Martin Luther King, Jr., and the Struggle for Economic Justice
by Thomas F. Jackson
University of Pennsylvania Press, 2006
459 pp $39.95
IN EARLY SUMMER 1960, socialist activist Michael Harrington was asked by his friend and comrade Bayard Rustin to help civil rights groups in Los Angeles plan and organize a march to the site of the Democratic National Convention when it opened deliberations in that city in July. Under the official leadership of Dr. Martin Luther King, Jr., and black labor leader A. Philip Randolph, the Los Angeles “March on the Convention” sought to pressure the Democratic Party to adopt a strong civil rights plank as part of its 1960 presidential campaign platform.
Harrington did his work well, and the march attracted five to six thousand supporters, many more than organizers had anticipated. The day before it stepped off, Harrington picked up King on his arrival at Los Angeles airport. Over the next few days he shepherded King around Los Angeles, to the march itself, and to a meeting with the convention’s platform committee. Harrington and King also found time for private discussions about political strategy and philosophy. In Fragments of the Century, his 1973 memoir, Harrington reported how he was heartened to learn from their time together that King had “in the course of a much more profound political and intellectual journey than mine, come to a view of America and the world that I largely shared.” King, he believed, was a democratic socialist in all but name.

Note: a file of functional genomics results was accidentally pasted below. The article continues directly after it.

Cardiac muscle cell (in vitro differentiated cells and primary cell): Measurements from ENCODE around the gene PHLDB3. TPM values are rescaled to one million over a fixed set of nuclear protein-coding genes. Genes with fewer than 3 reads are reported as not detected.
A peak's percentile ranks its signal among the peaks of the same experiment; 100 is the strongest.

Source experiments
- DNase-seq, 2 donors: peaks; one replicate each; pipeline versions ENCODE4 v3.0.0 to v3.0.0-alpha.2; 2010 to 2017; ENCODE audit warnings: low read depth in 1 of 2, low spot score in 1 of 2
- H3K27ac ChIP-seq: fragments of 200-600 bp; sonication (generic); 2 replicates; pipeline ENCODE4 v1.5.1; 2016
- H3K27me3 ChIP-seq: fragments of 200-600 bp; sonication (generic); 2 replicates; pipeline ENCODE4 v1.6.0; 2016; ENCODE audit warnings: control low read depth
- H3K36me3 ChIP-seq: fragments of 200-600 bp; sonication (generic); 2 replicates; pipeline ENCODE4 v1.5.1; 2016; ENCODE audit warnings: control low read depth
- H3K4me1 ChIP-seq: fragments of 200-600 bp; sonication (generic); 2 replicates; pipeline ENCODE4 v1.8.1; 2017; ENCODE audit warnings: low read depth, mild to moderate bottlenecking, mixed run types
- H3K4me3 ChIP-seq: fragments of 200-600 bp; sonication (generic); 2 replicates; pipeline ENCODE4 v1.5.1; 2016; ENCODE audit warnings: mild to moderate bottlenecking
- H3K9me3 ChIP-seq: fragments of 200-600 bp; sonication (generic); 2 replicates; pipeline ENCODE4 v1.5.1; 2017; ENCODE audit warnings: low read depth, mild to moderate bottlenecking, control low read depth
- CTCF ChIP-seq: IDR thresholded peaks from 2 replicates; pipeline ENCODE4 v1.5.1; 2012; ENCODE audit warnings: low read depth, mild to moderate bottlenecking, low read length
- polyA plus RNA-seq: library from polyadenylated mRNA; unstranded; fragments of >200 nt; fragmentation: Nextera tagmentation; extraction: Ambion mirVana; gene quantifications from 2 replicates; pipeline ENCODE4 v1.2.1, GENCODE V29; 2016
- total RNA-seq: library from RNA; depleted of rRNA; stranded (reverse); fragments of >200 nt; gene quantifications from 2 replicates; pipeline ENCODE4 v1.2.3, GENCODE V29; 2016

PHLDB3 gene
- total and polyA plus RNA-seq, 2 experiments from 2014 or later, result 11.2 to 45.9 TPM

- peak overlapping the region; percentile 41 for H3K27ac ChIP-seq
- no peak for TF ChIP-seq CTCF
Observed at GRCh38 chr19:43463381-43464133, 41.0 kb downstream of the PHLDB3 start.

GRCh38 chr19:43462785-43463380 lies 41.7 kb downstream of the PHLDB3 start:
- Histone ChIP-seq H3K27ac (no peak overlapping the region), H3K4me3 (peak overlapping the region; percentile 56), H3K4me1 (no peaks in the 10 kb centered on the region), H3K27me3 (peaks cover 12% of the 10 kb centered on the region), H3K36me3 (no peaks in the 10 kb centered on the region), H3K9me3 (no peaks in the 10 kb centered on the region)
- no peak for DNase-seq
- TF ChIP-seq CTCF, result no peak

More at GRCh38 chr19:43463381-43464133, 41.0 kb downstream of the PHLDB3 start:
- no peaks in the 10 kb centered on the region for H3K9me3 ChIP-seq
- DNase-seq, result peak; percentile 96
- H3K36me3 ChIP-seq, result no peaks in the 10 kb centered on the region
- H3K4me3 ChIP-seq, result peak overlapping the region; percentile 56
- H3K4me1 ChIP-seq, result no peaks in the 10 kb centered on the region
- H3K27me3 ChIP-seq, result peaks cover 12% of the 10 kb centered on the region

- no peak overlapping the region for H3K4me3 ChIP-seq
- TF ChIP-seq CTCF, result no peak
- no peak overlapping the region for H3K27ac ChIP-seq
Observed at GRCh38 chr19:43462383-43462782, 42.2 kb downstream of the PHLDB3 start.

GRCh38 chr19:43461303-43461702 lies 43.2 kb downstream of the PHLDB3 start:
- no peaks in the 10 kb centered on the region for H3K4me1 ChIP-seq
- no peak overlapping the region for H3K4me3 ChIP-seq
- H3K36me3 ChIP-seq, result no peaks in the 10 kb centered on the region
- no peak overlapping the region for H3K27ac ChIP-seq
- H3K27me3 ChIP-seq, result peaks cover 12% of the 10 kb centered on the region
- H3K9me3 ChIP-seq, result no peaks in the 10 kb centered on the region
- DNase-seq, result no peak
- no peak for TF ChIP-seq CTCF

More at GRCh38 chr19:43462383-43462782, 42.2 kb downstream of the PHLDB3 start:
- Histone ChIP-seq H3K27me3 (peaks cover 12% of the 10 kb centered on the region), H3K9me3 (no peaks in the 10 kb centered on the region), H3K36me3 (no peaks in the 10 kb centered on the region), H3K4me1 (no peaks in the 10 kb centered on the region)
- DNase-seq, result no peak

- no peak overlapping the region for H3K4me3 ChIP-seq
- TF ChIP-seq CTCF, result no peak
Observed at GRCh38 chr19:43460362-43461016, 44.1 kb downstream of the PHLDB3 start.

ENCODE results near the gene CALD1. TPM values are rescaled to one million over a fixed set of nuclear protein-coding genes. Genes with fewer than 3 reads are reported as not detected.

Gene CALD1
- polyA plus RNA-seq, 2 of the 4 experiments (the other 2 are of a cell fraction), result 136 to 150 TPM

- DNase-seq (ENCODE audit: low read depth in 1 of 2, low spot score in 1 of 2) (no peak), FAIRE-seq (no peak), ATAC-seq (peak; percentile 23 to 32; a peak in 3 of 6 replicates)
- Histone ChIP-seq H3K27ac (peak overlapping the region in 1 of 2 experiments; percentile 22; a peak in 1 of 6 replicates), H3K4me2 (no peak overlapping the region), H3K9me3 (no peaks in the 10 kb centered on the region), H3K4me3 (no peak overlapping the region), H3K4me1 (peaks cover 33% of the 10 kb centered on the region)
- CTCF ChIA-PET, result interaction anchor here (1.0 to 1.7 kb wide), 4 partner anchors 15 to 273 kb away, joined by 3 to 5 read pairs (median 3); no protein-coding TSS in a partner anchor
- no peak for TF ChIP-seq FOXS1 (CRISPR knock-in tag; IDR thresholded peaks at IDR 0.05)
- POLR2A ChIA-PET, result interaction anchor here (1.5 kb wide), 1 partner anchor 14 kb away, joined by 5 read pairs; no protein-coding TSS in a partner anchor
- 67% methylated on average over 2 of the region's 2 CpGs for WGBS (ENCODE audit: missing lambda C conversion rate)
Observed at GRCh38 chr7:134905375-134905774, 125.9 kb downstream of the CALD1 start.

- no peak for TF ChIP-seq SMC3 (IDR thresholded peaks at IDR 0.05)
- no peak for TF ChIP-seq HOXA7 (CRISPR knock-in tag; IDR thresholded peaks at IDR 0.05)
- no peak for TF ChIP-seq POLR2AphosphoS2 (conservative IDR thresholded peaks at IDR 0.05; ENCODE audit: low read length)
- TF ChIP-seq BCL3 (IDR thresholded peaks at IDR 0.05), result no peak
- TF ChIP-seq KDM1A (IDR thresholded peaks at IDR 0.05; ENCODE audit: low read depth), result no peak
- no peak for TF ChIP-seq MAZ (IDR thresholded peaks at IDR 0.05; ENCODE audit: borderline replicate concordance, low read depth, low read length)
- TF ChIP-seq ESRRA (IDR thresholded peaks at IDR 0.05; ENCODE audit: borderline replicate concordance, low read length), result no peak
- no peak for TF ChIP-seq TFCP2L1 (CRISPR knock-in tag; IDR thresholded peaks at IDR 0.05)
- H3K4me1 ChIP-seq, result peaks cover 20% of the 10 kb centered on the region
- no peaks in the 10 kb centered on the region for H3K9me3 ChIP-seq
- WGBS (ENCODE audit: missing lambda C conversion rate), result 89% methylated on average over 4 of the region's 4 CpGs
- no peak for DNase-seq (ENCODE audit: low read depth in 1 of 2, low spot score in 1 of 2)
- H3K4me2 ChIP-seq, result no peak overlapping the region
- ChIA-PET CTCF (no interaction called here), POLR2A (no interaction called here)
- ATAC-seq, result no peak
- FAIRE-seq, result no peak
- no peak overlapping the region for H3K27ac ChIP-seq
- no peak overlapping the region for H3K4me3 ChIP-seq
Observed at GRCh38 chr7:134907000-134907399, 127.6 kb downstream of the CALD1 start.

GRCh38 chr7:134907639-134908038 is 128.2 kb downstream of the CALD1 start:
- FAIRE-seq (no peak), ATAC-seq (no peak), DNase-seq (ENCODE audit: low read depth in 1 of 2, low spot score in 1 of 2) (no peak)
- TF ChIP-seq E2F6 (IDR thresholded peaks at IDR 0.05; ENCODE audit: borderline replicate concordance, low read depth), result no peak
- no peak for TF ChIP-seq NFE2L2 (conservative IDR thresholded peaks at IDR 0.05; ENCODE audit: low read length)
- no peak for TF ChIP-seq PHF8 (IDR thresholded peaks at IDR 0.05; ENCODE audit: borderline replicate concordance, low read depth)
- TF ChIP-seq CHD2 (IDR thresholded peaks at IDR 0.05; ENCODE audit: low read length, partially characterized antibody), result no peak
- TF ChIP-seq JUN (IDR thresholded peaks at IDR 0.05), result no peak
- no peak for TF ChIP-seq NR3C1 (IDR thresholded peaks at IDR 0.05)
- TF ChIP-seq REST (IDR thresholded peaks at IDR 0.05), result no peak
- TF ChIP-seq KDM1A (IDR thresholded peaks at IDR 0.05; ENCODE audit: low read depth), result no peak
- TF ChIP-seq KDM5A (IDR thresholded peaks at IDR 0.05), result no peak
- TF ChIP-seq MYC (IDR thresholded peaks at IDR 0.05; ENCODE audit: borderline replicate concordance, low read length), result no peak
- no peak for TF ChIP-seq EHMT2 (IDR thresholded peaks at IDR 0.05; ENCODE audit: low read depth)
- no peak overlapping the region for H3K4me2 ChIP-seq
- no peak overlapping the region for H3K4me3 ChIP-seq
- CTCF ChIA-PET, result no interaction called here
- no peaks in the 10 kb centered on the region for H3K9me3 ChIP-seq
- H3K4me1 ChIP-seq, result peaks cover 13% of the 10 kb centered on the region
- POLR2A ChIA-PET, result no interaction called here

Or maybe not. These days, it seems, everyone wants a piece of King—even those whose political predecessors in the 1950s and 1960s denounced him as a troublemaker or worse. In last year’s congressional races the National Black Republican Association targeted black communities with radio spots proclaiming, “Dr. Martin Luther King, Jr., was a Republican.” The Black Republican Web site currently features a brief essay with the same title, characterizing the Democrats with partisan succinctness as the “party of the four S’s: Slavery, Secession, Segregation and now Socialism”—four political categories that, it implies, King would have found equally repugnant. And for just $14.95 plus shipping, you can order your own “Martin Luther King, Jr. was a Republican” T-shirt from the same Web site.
Before you rush out to buy the shirt (or its premise), you might want to read Thomas F. Jackson’s From Civil Rights to Human Rights: Martin Luther King, Jr., and the Struggle for Economic Justice. Jackson, an associate professor of history at the University of North Carolina, Greensboro, suggests that it was Harrington, not King’s would-be expropriators on the right, who displays the better grasp of the civil rights leader’s true political allegiances and values. As he notes in his introduction.
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